In the past few weeks I have had an enormous amount of realization about how to organize the priorities in my life. It stemmed from the book I’m currently reading: Atomic Habits. In a portion of the book James Clear discusses environmental design and how changing friction, or the number of steps involved in a given action, can help you accomplish the goals that are important to you. Clear made a claim that has stuck with me since reading the book, “disciplined people are better at structuring their lives in a way that does not require heroic willpower and self-control. In other words, they spend less time in tempting situations.” Up until implementing this I was very undisciplined; I would make goals but would never follow up, start projects and never finish them, and mainly be prone to distractions easily.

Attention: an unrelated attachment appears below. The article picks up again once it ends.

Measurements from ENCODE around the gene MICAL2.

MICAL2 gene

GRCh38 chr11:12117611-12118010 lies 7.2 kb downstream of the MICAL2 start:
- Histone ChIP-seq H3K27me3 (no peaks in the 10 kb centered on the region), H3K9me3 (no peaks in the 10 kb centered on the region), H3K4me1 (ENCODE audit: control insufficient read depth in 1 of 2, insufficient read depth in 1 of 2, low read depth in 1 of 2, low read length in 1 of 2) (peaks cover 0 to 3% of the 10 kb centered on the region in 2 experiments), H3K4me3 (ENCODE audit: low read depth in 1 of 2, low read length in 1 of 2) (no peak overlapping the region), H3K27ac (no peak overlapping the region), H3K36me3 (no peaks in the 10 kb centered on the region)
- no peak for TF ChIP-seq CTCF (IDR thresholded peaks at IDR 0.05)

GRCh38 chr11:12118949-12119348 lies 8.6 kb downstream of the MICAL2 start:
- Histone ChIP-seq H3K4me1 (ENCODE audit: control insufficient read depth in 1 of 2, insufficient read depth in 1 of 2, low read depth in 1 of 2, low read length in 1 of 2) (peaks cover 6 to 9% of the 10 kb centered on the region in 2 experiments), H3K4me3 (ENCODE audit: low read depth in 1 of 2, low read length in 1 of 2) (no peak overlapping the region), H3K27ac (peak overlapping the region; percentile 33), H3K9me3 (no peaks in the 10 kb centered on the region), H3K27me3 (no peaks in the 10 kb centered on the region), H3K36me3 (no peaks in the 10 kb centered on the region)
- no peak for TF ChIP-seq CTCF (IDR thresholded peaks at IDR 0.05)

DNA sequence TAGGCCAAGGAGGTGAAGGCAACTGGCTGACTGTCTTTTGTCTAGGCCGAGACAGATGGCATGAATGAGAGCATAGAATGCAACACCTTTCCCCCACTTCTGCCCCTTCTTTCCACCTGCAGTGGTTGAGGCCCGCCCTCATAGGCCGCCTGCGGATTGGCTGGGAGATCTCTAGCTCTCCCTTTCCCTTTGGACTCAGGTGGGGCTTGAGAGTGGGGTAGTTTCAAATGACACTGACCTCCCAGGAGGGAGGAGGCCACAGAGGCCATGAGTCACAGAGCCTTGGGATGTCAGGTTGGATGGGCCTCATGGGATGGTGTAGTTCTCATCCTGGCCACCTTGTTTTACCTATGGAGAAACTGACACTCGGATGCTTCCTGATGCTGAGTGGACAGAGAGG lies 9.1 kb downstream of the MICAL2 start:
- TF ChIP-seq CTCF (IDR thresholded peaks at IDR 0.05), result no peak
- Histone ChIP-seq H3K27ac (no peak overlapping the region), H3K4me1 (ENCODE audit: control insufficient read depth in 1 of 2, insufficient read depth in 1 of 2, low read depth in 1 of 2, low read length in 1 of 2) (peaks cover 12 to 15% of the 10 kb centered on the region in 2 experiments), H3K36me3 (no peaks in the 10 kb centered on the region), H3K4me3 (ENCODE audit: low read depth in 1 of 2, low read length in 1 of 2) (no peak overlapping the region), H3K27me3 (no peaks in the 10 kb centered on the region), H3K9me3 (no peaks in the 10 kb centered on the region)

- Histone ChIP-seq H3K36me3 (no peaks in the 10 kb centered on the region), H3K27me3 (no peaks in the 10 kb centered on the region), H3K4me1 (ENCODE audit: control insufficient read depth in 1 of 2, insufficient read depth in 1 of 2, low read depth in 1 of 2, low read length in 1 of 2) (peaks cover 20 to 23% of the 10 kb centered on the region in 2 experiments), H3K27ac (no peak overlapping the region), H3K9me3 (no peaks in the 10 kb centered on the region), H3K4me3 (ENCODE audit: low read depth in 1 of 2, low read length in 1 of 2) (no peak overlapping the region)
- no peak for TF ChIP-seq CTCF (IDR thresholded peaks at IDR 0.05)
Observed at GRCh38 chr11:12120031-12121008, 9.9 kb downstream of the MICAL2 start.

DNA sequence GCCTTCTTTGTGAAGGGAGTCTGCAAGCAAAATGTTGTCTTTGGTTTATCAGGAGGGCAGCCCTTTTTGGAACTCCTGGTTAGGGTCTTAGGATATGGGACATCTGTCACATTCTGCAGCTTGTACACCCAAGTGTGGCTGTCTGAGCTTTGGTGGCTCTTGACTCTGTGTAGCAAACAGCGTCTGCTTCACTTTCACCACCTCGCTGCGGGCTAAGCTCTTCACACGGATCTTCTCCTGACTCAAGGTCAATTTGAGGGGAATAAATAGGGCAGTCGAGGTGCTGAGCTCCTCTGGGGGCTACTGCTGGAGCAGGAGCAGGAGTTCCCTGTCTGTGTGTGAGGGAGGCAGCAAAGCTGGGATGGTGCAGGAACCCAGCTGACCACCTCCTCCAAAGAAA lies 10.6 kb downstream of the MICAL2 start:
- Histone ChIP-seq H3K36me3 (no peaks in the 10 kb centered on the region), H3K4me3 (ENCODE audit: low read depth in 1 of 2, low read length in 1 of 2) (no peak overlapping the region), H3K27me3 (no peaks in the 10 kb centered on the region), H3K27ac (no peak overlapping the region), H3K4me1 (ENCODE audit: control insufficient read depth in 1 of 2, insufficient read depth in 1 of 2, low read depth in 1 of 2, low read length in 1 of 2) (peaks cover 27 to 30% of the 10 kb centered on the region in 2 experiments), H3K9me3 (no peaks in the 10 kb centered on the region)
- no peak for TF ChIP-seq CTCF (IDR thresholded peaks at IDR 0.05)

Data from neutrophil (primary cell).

So I tried this idea to implement friction to see what the result would be on my level of productivity. I started by making two lists: bad habits (time wasters) and good habits. I then went down this list and did two things: make my bad habits so difficult that I would forget I even had them and make my good habits so easy that I could do them everyday. and to my surprise, it was literally that easy. Basically all you have to do is:
- Increase Friction for Bad Habits
- Decrease Friction for Good Habits
Here is how I changed my environment: I started by blocking Youtube from my computer and deleting the app from my phone. Next I went in settings on my phone and put limits on my social media apps to just 30 minutes a day (It’s tempting to press “Ignore for 15 Minutes,” but it’s a good start). What I learned is that just by increasing the number of steps it took to do a bad habit would make me usually forget entirely about it. More Importantly, I typically didn’t even have to make the good habits that much easier, I just naturally did them because I eliminated most of the distractions that used to get in the way. I created an environment where I don’t even need to have any self control simply because I don’t see the bad cues anymore. Thanks James Clear.